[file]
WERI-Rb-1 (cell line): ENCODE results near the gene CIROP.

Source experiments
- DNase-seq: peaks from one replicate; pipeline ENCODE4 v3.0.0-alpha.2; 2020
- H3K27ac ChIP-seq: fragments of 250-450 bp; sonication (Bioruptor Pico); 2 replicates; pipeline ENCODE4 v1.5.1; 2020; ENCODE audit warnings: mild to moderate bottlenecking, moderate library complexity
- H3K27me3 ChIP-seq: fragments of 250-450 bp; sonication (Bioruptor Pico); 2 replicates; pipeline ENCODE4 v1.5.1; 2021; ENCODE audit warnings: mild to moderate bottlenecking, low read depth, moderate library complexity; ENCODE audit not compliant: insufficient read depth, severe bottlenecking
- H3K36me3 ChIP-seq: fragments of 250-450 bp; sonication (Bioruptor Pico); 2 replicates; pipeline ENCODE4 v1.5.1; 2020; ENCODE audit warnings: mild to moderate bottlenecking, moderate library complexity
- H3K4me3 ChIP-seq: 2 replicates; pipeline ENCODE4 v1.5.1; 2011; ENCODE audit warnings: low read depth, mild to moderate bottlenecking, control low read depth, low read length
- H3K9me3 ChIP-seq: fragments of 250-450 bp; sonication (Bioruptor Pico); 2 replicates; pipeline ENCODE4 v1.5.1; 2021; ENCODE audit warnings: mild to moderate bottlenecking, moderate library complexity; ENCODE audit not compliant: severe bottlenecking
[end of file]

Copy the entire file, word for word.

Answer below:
WERI-Rb-1 (cell line): ENCODE results near the gene CIROP.

Source experiments
- DNase-seq: peaks from one replicate; pipeline ENCODE4 v3.0.0-alpha.2; 2020
- H3K27ac ChIP-seq: fragments of 250-450 bp; sonication (Bioruptor Pico); 2 replicates; pipeline ENCODE4 v1.5.1; 2020; ENCODE audit warnings: mild to moderate bottlenecking, moderate library complexity
- H3K27me3 ChIP-seq: fragments of 250-450 bp; sonication (Bioruptor Pico); 2 replicates; pipeline ENCODE4 v1.5.1; 2021; ENCODE audit warnings: mild to moderate bottlenecking, low read depth, moderate library complexity; ENCODE audit not compliant: insufficient read depth, severe bottlenecking
- H3K36me3 ChIP-seq: fragments of 250-450 bp; sonication (Bioruptor Pico); 2 replicates; pipeline ENCODE4 v1.5.1; 2020; ENCODE audit warnings: mild to moderate bottlenecking, moderate library complexity
- H3K4me3 ChIP-seq: 2 replicates; pipeline ENCODE4 v1.5.1; 2011; ENCODE audit warnings: low read depth, mild to moderate bottlenecking, control low read depth, low read length
- H3K9me3 ChIP-seq: fragments of 250-450 bp; sonication (Bioruptor Pico); 2 replicates; pipeline ENCODE4 v1.5.1; 2021; ENCODE audit warnings: mild to moderate bottlenecking, moderate library complexity; ENCODE audit not compliant: severe bottlenecking